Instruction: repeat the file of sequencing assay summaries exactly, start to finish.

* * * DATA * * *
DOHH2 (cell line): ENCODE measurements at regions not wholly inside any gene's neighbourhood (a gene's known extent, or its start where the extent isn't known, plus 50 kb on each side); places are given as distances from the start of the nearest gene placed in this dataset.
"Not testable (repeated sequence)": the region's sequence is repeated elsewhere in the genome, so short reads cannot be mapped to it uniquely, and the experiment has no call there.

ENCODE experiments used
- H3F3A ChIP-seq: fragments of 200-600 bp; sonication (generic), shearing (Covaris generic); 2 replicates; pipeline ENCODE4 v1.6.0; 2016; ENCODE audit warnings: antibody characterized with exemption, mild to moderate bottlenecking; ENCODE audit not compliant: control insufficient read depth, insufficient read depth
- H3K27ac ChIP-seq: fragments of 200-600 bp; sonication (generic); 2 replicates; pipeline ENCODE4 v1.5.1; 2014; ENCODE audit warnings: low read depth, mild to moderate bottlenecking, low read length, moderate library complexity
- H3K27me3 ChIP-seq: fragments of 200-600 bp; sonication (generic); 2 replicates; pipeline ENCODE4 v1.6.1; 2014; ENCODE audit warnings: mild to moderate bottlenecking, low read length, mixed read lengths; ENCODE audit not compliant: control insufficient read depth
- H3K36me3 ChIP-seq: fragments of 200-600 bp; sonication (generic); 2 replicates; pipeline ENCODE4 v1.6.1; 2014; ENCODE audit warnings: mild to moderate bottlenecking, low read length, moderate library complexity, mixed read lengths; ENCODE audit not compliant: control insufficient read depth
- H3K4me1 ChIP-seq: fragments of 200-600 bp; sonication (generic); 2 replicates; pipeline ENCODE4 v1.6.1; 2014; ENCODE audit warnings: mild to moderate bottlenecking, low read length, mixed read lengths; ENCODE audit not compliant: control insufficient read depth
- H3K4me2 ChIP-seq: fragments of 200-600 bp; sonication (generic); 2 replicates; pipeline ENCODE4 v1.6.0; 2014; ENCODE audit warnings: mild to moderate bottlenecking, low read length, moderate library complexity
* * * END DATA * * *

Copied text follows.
DOHH2 (cell line): ENCODE measurements at regions not wholly inside any gene's neighbourhood (a gene's known extent, or its start where the extent isn't known, plus 50 kb on each side); places are given as distances from the start of the nearest gene placed in this dataset.
"Not testable (repeated sequence)": the region's sequence is repeated elsewhere in the genome, so short reads cannot be mapped to it uniquely, and the experiment has no call there.

ENCODE experiments used
- H3F3A ChIP-seq: fragments of 200-600 bp; sonication (generic), shearing (Covaris generic); 2 replicates; pipeline ENCODE4 v1.6.0; 2016; ENCODE audit warnings: antibody characterized with exemption, mild to moderate bottlenecking; ENCODE audit not compliant: control insufficient read depth, insufficient read depth
- H3K27ac ChIP-seq: fragments of 200-600 bp; sonication (generic); 2 replicates; pipeline ENCODE4 v1.5.1; 2014; ENCODE audit warnings: low read depth, mild to moderate bottlenecking, low read length, moderate library complexity
- H3K27me3 ChIP-seq: fragments of 200-600 bp; sonication (generic); 2 replicates; pipeline ENCODE4 v1.6.1; 2014; ENCODE audit warnings: mild to moderate bottlenecking, low read length, mixed read lengths; ENCODE audit not compliant: control insufficient read depth
- H3K36me3 ChIP-seq: fragments of 200-600 bp; sonication (generic); 2 replicates; pipeline ENCODE4 v1.6.1; 2014; ENCODE audit warnings: mild to moderate bottlenecking, low read length, moderate library complexity, mixed read lengths; ENCODE audit not compliant: control insufficient read depth
- H3K4me1 ChIP-seq: fragments of 200-600 bp; sonication (generic); 2 replicates; pipeline ENCODE4 v1.6.1; 2014; ENCODE audit warnings: mild to moderate bottlenecking, low read length, mixed read lengths; ENCODE audit not compliant: control insufficient read depth
- H3K4me2 ChIP-seq: fragments of 200-600 bp; sonication (generic); 2 replicates; pipeline ENCODE4 v1.6.0; 2014; ENCODE audit warnings: mild to moderate bottlenecking, low read length, moderate library complexity